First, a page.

16:00, 25 minutes
Delivering technologies for a safer world
Machine learning is an increasingly mainstream technology that depends on large volumes of data. Aviation is a data driven environment. The intersection of Machine Learning and Aviation is a natural match. A quick review of ongoing research shows the use of Machine Learning across many facets of the aviation domain. There is research on data quality and anomaly detection, prediction of contrails, prediction of offshore precipitation, analysis of friction and breaking capability, and the modeling of aborted approaches (go-arounds) to name a few. The applications of Machine Learning in aviation will continue to grow and expand.
The aviation domain is a complex environment with a diverse set of stakeholders, organizations, and participants. There are overlapping policy domains, unknown or unclear data provenance, and data and knowledge representations that span decades. Adding to this complexity is the high dimensionality of aviation data sets. For example, a traffic flow management data set can contain hundreds for parameters. There are many multiple data sets across representations. Harmonization of operations and data sharing and collaboration are hallmarks of international ATM research.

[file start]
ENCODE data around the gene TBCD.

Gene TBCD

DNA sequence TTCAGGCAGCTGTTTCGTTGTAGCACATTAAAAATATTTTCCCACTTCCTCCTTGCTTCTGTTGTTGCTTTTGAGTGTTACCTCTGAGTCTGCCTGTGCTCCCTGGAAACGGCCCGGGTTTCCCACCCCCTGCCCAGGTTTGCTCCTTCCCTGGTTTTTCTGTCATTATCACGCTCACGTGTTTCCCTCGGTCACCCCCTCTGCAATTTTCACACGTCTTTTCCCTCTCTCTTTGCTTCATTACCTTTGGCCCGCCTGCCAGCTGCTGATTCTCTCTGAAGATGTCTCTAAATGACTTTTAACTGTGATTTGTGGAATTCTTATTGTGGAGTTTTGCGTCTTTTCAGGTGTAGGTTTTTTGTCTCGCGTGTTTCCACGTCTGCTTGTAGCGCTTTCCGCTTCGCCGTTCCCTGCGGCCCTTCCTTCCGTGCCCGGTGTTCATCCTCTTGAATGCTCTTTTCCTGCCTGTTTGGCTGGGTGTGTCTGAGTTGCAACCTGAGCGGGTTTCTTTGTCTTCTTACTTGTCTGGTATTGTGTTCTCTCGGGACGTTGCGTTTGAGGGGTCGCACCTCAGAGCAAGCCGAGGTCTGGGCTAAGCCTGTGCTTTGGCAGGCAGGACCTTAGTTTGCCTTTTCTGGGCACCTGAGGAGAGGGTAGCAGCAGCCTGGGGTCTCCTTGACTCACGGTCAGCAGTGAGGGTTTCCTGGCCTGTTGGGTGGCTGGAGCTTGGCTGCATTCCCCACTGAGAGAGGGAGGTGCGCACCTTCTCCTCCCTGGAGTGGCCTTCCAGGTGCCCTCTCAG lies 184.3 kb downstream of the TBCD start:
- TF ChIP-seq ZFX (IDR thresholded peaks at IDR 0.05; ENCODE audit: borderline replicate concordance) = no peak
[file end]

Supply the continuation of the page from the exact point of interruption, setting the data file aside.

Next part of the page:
In the machine learning domain, application frameworks often contain built in datasets. Classic examples of these datasets are things like the CIFAR-10, (Canadian Institute for Advanced Research) a labeled dataset of 60,000 samples, and the MNIST (Modified National Institute of Standards and Technology) dataset, a data set of the handwritten digits 0-9. These curated data sets are well tested and widely used. As the importance of data availability and quality has been recognized, modern frameworks now routinely ship dozens of these built-in datasets.
This work begins the process of identifying datasets for use in the aviation domain. The goal is to provide a standard data set to the aviation community to inform research and development.